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    Editorials
    Friday, October 07, 2022

    A bench, a chair and two front doors

    When Christine Blasey Ford told her husband about being sexually assaulted 30 years earlier, they were in couples therapy over her insistence that the remodeling of their house must include two front doors.

    So she testified under questioning Thursday by the Senate Judiciary Committee about her allegation that Supreme Court nominee and federal Judge Brett Kavanaugh assaulted her when they were teenagers, in 1982. In the witness chair she recalled hearing the laughter of the boys involved. Among the lasting effects of the incident, she said, were anxiety, PTSD, and specifically claustrophobia from having tried several times to escape the assault; and, when she finally did, having to go out the front door past a bunch of teenagers.

    Two front doors: a psychological assist to the persistent fear of being prevented from getting away.

    Late Friday, President Trump, reversing his previous stance, ordered a new FBI probe of Kavanaugh, saying it must be "limited in scope" and last no longer than a week. His decision followed a vote of 11 to 10 along party lines to move Kavanaugh's nomination to the full Senate, despite the members having appeared impressed with Ford's credibility and sympathetic to her suffering.

    Republican Sen. Jeff Flake of Arizona, who had said earlier, "There is doubt. We'll never move beyond that. Have a little humility on that," had said he would not support final confirmation unless the FBI investigated. Flake voted with the majority on the committee but said it would be appropriate to delay the floor vote for up to a week to allow an investigation.

    As Rhode Island Sen. Sheldon Whitehouse, a member of the committee's Democratic minority told Ford, she met all the standards of a credible witness: vivid and detailed recollection, consistency, passing a lie detector test, and being willing to testify with cross examination by a prosecutor. She was composed despite nervousness, and said she had asked for an FBI investigation before the nomination hearings for Judge Kavanaugh.

    An infuriated Kavanaugh took the witness seat but almost rose out of it as he roared his bitter protest over the "circus" that he said has "destroyed" his life and his family's. He categorically and repeatedly denied ever having assaulted the teenaged Christine Blasey or any woman, defended his teenage fondness for drinking beer, said he had never blacked out from alcohol consumption, and blamed Senate Democrats for "a coordinated effort to destroy my good name and my family."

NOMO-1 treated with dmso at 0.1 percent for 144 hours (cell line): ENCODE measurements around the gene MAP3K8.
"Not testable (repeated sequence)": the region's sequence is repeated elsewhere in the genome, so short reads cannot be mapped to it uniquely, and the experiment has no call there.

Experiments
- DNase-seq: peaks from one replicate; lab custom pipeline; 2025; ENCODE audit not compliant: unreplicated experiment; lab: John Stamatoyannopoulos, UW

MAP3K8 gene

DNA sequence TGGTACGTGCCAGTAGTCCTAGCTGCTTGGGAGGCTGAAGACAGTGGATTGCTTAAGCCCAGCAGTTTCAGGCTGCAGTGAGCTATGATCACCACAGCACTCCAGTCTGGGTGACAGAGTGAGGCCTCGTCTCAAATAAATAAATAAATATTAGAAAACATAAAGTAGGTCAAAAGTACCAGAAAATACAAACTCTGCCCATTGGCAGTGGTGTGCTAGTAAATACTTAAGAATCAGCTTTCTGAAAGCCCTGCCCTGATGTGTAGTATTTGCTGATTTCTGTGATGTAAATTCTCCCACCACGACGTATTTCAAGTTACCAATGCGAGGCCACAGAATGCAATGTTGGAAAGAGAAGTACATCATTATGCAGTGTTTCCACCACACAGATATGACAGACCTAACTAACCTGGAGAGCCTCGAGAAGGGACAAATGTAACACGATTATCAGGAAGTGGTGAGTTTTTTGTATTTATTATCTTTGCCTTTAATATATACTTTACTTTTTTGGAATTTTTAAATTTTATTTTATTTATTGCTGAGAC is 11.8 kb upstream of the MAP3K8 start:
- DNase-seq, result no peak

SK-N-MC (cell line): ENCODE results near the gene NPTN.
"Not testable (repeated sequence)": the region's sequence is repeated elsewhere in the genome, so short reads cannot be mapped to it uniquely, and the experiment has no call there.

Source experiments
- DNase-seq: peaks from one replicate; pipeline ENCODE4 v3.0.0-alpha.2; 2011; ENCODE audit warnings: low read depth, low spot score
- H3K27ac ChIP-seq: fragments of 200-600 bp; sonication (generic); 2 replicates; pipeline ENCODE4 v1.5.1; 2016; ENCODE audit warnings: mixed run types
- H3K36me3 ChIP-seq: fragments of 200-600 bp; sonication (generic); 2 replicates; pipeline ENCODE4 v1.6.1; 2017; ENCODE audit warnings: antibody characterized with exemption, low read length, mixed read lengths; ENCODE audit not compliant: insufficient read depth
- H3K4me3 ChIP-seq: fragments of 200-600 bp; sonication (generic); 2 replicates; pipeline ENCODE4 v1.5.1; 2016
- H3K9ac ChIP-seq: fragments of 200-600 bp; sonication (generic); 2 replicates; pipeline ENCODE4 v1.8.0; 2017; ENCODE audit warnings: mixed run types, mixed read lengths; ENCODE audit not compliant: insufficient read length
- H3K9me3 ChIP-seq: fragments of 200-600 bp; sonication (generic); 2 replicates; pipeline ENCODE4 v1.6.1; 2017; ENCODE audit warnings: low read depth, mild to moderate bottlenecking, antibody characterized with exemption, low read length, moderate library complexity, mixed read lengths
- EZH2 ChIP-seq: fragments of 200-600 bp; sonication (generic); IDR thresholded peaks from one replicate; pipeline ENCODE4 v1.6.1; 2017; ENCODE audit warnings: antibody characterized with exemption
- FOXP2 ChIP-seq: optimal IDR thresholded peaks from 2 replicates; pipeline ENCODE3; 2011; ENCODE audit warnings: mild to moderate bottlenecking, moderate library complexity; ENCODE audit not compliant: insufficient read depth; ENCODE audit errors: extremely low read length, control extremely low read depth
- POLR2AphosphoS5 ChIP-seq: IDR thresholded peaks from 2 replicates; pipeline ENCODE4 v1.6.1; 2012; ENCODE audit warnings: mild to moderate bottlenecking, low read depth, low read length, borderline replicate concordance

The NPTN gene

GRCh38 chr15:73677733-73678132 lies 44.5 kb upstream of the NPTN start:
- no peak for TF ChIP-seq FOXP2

Pressed repeatedly by Democratic senators to request an FBI investigation that could clear his name, he did not agree to it.

    Americans, millions of whom were riveted by broadcasts and streaming of the daylong hearing, are left with she said, he said, and a damaged nominee whose fury was not tempered by his years of experience on the federal bench. It was a spectacle.

    After Thursday's testimony the American Bar Association president wrote to Grassley and ranking member Sen. Dianne Feinstein that there should not be a vote until the FBI investigates, citing the basic principles of the Senate's constitutional duty of advice and consent on federal judicial nominees. The dean of Yale Law School, Kavanaugh's alma mater, also called for the inquiry.

    The editors of the Catholic periodical "America" went further. The magazine, published by the Jesuit order — the same religious order that operates Georgetown Preparatory School, where Kavanaugh went to high school — said his nomination should be withdrawn.

    Both the ABA and the magazine had previously supported the Kavanaugh nomination.

    Kavanaugh asserted Thursday that he would not withdraw, despite being unwilling to seek exoneration through FBI interviews with potential witnesses to that house party in Maryland. A propensity for drunken blackouts can't be ruled out on his own flat denial; if those never happened, his friends would be able to say under oath that they never witnessed such episodes.

    Both the nominee and the accuser have suffered greatly because of the handling of these charges, but the one who is willing to have her story corroborated is the more credible, and the one who is not appears to have something to hide. The investigation is essential.

    The Day editorial board meets regularly with political, business and community leaders and convenes weekly to formulate editorial viewpoints. It is composed of President and Publisher Tim Dwyer, Managing Editor Izaskun E. Larrañeta, staff writer Erica Moser and retired deputy managing editor Lisa McGinley. However, only the publisher and editorial page editor are responsible for developing the editorial opinions. The board operates independently from the Day newsroom.

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